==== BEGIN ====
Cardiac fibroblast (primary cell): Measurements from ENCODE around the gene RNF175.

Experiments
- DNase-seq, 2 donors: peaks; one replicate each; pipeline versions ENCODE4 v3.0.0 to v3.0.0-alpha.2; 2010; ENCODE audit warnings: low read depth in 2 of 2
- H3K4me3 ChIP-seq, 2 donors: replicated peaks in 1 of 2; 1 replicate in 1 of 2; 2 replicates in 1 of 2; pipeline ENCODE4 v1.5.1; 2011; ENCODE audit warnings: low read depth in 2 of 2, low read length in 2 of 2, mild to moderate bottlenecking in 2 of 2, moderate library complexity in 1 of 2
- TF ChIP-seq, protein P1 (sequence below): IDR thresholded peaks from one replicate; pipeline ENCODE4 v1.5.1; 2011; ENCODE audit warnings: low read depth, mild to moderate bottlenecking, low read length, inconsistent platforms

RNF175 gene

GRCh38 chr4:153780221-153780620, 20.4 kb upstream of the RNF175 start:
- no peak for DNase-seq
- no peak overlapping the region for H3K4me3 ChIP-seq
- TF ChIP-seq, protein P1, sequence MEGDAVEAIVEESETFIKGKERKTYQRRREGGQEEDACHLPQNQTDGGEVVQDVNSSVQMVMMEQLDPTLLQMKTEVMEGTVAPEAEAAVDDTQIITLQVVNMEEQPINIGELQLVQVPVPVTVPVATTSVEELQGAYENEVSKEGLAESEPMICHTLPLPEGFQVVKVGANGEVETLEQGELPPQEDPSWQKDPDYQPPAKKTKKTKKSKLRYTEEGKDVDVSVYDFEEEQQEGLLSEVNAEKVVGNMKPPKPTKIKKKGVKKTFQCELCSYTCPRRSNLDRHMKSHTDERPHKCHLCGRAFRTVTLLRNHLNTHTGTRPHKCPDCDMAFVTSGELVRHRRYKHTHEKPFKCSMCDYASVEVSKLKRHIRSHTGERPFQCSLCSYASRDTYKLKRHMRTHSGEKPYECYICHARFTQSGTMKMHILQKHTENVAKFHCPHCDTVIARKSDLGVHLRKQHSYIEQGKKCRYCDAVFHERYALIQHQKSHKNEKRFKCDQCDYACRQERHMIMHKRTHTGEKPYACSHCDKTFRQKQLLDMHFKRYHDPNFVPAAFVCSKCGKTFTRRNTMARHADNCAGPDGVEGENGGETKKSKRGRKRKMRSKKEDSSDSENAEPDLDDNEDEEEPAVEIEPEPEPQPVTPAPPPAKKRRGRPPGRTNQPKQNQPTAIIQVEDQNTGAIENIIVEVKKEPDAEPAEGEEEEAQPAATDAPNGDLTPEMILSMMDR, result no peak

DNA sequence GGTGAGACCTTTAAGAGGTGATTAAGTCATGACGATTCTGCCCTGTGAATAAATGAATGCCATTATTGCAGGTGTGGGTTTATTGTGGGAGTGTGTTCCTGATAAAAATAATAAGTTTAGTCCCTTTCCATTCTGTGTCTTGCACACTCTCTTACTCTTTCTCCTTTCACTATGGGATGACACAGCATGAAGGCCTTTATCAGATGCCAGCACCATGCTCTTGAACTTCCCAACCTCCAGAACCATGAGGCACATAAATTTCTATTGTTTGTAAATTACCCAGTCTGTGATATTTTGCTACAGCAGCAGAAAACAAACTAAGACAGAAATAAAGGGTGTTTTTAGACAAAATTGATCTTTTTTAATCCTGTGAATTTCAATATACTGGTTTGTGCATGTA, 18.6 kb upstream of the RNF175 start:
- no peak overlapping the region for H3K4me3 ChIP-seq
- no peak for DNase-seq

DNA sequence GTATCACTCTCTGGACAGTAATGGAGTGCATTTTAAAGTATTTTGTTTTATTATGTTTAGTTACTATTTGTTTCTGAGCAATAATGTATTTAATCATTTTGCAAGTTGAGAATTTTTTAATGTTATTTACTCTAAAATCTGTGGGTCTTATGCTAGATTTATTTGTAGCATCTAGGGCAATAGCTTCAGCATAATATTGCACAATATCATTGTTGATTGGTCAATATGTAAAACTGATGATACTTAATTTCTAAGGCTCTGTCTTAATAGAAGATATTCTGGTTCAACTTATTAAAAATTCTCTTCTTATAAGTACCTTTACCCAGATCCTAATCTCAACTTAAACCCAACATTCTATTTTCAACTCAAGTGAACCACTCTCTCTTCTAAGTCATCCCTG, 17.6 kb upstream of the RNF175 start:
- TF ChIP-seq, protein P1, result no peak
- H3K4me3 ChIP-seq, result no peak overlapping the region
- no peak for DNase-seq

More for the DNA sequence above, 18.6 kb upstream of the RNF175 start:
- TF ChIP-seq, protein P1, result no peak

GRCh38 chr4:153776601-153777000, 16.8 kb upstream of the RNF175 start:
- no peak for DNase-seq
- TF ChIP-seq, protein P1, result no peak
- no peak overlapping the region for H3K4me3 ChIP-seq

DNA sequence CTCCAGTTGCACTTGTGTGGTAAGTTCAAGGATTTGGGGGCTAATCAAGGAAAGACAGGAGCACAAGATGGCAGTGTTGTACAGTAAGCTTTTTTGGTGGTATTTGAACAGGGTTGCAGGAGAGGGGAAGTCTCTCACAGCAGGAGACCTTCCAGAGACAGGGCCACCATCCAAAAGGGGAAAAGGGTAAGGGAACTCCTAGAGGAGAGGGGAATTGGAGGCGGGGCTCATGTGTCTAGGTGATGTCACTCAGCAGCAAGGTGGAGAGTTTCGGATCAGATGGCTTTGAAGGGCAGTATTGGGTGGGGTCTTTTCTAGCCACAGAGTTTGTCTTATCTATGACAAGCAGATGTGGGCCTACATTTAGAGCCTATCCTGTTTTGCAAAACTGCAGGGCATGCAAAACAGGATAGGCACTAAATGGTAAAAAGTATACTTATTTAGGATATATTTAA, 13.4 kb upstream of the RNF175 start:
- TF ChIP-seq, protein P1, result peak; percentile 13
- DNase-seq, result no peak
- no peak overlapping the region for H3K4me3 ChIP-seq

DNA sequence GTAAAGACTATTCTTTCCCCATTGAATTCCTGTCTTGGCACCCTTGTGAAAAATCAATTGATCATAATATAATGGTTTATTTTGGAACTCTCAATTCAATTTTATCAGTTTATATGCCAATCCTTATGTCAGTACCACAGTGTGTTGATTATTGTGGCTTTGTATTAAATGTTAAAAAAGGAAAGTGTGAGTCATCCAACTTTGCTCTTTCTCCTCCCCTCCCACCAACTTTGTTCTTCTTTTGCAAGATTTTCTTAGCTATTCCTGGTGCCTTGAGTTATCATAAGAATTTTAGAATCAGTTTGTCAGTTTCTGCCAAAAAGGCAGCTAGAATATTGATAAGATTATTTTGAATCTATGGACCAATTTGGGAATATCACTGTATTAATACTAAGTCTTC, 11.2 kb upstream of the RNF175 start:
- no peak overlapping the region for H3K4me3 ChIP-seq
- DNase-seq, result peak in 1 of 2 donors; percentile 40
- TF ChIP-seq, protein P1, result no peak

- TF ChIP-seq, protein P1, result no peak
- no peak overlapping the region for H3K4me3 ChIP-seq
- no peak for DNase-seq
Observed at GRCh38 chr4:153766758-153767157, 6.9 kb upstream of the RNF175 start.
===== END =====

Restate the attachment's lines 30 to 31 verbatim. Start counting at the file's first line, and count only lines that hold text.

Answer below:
- DNase-seq, result peak in 1 of 2 donors; percentile 40
- TF ChIP-seq, protein P1, result no peak